1. Line a medium-holed colander with cheesecloth; set aside.
2. Pour the milk in a heavy-bottomed pot. Add the salt, then turn on heat to medium. Stir the milk occasionally so it doesn’t scorch.
3. If using a thermometer, heat the milk to 180 degrees F (82 degrees C). If you don’t have a thermometer, heat the milk until it begins to slightly simmer (the milk will appear to foam on the sides of the pan). Do not allow the milk to boil.
4. Add the vinegar or lemon juice, stirring only slightly to incorporate. Curds should start to form immediately and begin to separate from the whey, which becomes yellowish-green in color. If curds do not form, add more vinegar or lemon juice, 1 tablespoon at a time. You can also increase the heat slightly as well. Once curds have formed, remove the pot from the heat and allow to sit for 5 to 10 minutes.
5. Place the cheesecloth-lined colander in the sink so the whey will drain off, or alternatively, set it over another pot slightly smaller than the colander to catch the whey, which can then be used to water your plants. Trust me … they’ll love the additional nutrients they get!
6. Carefully pour the curds and whey into the cheesecloth-lined colander. Let drain for 5 to 20 minutes until it reaches your desired consistency. If you’re looking for a moist, creamy cheese, drain for only 5 minutes. If you’re looking for a drier cheeese, drain for 20 minutes.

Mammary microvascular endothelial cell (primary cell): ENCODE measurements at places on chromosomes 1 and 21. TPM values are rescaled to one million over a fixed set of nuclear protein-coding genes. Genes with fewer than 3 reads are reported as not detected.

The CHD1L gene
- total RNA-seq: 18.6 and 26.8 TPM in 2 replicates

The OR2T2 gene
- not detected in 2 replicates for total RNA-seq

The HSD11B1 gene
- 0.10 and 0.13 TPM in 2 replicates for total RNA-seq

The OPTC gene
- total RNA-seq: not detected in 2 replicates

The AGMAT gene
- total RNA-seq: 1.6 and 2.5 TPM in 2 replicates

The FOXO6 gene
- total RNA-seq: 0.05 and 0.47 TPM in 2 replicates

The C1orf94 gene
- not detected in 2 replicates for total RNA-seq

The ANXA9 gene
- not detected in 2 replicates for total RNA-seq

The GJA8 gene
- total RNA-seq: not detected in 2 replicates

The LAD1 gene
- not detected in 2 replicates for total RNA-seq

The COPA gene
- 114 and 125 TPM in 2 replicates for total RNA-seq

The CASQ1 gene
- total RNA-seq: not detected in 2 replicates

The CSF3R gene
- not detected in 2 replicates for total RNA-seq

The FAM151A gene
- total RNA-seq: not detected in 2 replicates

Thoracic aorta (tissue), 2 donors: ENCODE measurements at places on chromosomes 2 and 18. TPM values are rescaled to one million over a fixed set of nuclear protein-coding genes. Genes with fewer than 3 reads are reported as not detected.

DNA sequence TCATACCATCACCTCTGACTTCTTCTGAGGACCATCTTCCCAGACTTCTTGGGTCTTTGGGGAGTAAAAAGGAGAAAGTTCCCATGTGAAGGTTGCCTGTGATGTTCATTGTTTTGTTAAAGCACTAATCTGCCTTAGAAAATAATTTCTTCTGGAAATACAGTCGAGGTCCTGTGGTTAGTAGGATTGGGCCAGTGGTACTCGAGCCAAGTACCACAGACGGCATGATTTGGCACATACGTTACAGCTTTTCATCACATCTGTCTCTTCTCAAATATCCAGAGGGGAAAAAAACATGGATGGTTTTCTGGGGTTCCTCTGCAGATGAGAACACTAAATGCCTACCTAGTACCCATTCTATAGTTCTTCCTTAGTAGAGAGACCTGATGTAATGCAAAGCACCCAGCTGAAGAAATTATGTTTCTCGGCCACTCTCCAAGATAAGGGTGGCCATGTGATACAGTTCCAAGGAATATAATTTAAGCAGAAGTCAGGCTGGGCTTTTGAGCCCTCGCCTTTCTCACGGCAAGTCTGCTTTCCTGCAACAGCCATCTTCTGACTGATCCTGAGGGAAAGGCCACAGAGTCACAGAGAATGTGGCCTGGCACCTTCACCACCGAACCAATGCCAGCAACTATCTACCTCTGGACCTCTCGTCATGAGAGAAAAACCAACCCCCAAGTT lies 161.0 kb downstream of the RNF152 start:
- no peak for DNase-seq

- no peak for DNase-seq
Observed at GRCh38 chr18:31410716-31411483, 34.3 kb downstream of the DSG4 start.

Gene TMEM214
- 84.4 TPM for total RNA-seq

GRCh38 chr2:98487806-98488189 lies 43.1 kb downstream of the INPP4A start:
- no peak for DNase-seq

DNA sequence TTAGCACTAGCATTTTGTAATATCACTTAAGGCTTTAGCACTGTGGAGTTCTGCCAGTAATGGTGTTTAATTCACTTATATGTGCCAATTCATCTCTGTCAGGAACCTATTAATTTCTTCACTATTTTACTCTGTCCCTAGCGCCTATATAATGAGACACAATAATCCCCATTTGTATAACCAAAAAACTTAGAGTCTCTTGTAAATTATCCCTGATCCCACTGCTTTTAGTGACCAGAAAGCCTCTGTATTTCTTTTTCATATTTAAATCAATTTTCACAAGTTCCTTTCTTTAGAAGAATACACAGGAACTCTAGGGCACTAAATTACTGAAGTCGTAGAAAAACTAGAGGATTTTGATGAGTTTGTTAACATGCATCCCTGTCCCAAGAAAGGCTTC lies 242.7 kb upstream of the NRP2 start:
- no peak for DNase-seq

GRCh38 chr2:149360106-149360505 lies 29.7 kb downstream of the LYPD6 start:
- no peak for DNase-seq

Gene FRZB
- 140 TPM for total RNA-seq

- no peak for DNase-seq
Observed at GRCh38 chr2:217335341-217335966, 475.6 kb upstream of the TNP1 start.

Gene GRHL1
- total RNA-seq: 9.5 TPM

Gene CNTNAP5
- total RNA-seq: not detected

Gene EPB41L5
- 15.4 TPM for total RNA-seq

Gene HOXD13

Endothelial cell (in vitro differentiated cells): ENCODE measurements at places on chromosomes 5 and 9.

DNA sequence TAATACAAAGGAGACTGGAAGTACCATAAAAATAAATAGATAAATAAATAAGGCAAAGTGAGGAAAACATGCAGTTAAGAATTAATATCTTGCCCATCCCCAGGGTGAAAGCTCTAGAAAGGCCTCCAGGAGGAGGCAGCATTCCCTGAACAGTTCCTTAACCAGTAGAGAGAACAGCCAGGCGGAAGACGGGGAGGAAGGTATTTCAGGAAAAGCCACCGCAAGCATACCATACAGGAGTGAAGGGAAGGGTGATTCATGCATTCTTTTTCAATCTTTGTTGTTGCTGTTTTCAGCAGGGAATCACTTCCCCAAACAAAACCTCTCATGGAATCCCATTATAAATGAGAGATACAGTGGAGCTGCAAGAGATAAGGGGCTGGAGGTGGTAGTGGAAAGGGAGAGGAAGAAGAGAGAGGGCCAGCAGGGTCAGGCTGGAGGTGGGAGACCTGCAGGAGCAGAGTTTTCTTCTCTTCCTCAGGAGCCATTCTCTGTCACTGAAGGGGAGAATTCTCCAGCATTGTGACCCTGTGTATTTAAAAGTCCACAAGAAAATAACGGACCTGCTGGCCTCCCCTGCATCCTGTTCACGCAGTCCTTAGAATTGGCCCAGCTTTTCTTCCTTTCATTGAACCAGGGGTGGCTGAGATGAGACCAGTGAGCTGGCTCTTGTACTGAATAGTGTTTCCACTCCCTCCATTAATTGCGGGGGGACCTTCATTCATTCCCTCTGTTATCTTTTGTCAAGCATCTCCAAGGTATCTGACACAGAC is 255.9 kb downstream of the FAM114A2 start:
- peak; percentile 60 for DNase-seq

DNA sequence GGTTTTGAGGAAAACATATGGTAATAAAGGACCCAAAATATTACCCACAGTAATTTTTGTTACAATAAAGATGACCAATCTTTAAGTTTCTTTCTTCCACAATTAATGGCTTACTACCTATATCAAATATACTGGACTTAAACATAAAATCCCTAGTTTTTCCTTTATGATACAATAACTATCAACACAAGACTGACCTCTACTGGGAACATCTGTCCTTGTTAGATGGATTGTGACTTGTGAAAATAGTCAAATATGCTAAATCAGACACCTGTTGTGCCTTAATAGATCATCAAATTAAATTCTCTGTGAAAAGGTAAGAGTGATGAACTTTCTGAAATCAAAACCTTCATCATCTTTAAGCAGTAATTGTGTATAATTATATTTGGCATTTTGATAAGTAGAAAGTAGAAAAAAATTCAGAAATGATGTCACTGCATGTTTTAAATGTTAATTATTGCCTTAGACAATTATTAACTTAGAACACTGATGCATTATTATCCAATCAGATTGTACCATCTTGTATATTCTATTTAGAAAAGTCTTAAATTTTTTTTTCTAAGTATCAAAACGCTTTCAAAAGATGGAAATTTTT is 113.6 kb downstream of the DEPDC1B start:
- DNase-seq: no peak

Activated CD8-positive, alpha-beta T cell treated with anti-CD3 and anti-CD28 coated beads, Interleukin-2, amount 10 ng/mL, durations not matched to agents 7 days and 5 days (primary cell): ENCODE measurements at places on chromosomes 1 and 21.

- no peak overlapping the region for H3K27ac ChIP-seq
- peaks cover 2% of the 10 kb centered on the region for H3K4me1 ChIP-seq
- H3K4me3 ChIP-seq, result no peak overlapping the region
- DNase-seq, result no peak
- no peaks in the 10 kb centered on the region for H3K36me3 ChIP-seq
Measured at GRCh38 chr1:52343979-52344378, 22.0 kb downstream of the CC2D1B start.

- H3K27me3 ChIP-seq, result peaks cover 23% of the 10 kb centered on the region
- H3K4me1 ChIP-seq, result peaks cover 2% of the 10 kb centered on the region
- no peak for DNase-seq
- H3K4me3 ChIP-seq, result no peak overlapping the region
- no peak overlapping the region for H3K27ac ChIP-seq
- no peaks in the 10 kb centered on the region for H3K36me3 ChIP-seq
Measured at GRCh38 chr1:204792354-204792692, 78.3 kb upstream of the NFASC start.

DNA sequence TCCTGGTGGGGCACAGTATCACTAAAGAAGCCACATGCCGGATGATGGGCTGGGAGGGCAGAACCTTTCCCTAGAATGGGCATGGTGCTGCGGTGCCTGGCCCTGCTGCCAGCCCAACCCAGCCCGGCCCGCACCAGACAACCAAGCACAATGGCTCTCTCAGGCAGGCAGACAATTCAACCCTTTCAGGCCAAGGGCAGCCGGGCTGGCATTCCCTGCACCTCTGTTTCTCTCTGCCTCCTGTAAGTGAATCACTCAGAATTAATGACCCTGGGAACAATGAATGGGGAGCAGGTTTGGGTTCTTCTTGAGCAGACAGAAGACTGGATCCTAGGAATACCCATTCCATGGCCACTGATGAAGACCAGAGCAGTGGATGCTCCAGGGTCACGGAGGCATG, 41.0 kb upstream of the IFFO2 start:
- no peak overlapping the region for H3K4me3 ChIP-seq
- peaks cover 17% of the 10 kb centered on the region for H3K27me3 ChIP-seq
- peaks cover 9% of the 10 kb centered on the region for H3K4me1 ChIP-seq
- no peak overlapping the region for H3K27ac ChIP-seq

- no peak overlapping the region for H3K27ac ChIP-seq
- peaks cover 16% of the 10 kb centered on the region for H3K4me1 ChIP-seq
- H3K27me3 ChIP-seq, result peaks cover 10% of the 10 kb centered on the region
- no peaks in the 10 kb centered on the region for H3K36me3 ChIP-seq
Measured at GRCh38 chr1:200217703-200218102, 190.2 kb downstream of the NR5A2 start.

7. Once drained, transfer the ricotta to a container, and cool to room temperature. Use immediately, or cover and refrigerate. (Important note: Some homemade ricotta may last longer than others depending on the type of milk used. Just use common sense ~ and your nose ~ to determine whether any leftover ricotta you may have is still edible.)
See … wasn’t that easy? Okay, it may sound a bit complicated, but trust me, it’s not. As I said, just be patient, and you’ll surprise yourself with your homemade ricotta cheese!
As part of Cheesepalooza, we’ll be including tasting notes for each cheese we make. Here are my tasting notes for this version of homemade ricotta cheese:
- Appearance: Soft and slightly creamy
- Aroma: Minimal, with just the faint smell of milk
- Overall Taste: No overtly discernable taste, just soft and milky
- Sweet to Salty: Neither sweet nor salty
- Mild, Robust, or Pungent: Very mild
- Mouth Feel: Smooth and creamy
And one final note … To stem the comments that are sure to ensue explaining to me that this is not in fact ricotta, but really farmer’s cheese, I’ll just go ahead and agree because it’s true. Traditional ricotta cheese is made from the whey left over from other cheesemaking processes. Since we’re not making ricotta from whey here, feel free to call it farmer’s cheese … or call it ricotta … either way, call it delicious!
[This post is linked to Gastronomical Sovereignty’s Fresh Foods Blog Hop #9, Petite Hermine’s Sunday Linky Party #76, Gooseberry Patch’s What Have YOU Made this Week? Recipe Round-Up, Tidy Mom’s I’m Lovin’ It – Week 125 Link Party, and A Bowl Full of Lemons One Project at a Time.]